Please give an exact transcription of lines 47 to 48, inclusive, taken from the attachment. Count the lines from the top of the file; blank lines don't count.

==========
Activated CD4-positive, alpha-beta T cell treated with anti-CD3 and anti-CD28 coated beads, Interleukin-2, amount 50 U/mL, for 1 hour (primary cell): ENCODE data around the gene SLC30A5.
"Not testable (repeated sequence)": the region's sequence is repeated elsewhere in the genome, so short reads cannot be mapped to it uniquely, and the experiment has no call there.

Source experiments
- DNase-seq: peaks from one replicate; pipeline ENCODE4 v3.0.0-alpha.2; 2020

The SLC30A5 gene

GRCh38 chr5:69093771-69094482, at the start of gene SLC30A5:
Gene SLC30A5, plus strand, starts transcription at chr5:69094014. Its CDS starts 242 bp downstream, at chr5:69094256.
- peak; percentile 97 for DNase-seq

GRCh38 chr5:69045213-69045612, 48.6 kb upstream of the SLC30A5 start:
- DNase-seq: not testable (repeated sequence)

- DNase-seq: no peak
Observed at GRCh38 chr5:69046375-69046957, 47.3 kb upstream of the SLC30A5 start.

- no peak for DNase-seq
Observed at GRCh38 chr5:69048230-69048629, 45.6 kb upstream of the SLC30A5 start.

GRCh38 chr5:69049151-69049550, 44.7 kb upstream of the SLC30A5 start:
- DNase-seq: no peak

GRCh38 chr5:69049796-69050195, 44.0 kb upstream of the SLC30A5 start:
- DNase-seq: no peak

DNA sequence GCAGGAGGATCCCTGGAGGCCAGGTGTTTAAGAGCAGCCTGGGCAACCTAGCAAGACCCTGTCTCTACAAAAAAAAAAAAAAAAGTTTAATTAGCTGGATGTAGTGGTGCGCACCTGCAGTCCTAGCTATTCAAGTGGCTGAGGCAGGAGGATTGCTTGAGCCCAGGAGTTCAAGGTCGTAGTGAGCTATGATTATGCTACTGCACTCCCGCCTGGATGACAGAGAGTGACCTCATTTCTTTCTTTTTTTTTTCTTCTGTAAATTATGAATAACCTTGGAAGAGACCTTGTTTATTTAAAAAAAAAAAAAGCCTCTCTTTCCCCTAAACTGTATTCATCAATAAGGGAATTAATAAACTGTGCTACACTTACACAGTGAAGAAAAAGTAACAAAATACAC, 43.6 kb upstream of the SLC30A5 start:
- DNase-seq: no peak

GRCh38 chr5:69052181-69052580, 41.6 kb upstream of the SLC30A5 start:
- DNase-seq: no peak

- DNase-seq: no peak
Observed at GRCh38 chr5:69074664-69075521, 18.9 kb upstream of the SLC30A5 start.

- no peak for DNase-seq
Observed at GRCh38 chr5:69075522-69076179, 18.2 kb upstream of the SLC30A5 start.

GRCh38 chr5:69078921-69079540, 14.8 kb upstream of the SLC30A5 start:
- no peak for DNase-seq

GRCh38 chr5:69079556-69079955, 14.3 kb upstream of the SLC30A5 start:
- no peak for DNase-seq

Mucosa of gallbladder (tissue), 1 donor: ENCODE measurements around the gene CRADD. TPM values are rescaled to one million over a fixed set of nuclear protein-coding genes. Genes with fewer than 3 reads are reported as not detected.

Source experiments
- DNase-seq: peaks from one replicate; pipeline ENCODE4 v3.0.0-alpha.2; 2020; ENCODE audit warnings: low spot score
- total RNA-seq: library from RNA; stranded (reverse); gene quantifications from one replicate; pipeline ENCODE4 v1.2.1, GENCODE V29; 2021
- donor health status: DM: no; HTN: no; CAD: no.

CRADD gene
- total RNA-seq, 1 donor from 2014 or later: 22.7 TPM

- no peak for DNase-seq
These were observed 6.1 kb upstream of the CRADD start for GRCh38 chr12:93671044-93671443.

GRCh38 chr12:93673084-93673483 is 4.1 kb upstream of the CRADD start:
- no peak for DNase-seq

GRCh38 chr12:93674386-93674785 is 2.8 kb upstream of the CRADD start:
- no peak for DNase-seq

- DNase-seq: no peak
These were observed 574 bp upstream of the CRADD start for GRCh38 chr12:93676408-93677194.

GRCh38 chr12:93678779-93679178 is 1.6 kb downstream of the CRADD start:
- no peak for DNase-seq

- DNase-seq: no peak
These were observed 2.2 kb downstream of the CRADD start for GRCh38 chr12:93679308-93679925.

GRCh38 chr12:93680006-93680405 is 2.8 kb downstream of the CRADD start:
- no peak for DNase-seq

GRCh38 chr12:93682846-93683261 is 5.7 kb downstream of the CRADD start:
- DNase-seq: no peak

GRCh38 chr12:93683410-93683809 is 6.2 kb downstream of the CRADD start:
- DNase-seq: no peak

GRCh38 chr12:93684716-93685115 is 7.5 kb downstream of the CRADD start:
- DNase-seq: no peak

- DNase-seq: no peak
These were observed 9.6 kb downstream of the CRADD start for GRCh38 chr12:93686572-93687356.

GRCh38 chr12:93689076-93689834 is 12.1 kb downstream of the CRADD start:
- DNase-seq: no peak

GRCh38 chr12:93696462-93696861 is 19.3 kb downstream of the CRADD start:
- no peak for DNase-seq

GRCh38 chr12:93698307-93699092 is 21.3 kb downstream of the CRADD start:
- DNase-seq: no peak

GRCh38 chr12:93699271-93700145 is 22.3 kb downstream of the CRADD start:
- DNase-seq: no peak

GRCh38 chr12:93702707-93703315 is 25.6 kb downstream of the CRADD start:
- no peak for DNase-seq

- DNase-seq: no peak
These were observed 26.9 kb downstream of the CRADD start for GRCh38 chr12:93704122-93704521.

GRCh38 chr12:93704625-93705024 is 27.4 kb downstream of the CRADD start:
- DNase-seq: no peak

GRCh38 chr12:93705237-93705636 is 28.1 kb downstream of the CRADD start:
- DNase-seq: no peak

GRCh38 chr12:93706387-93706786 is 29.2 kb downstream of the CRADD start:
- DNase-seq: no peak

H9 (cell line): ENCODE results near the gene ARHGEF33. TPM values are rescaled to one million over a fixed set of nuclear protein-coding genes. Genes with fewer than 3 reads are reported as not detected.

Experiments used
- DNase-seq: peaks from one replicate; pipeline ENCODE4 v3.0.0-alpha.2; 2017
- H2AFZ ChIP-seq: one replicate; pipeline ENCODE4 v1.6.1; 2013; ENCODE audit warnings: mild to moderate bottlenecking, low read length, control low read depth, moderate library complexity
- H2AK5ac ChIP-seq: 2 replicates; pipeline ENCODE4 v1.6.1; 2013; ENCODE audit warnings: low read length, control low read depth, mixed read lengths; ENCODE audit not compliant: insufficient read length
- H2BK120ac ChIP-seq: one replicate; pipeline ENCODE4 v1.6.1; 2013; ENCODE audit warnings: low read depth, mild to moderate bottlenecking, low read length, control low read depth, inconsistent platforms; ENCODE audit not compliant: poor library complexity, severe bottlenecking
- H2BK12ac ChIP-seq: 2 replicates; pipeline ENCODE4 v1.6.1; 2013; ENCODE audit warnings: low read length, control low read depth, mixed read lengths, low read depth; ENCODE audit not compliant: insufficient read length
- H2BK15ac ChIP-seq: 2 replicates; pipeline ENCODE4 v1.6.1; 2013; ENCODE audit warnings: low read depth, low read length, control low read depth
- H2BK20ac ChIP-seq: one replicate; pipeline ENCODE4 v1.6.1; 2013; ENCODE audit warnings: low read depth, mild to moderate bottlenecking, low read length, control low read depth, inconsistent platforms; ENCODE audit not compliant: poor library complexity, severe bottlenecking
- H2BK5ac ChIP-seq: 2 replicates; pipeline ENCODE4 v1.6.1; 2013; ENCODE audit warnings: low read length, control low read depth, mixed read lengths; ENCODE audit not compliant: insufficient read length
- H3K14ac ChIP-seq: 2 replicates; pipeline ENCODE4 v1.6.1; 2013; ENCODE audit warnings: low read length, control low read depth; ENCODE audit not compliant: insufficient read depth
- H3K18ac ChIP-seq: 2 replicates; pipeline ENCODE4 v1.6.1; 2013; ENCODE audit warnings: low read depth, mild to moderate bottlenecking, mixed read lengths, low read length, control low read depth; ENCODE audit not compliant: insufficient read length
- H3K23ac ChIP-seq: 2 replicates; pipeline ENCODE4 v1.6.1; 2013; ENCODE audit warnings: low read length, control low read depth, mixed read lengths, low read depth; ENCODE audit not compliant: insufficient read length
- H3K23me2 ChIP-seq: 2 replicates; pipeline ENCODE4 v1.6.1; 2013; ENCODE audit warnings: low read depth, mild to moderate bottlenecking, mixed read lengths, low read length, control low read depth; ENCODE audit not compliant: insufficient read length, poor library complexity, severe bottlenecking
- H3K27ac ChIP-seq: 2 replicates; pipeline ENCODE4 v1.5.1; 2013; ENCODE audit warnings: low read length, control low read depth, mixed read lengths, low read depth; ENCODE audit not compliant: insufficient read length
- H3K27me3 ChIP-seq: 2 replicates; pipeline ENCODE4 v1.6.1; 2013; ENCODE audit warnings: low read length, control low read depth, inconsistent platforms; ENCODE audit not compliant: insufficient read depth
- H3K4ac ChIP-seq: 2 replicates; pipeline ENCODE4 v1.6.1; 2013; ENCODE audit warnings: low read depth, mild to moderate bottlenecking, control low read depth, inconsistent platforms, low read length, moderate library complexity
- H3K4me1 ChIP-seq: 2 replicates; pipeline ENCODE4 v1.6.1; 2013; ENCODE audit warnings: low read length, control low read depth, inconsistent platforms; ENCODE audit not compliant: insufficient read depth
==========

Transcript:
- no peak for DNase-seq

- DNase-seq: no peak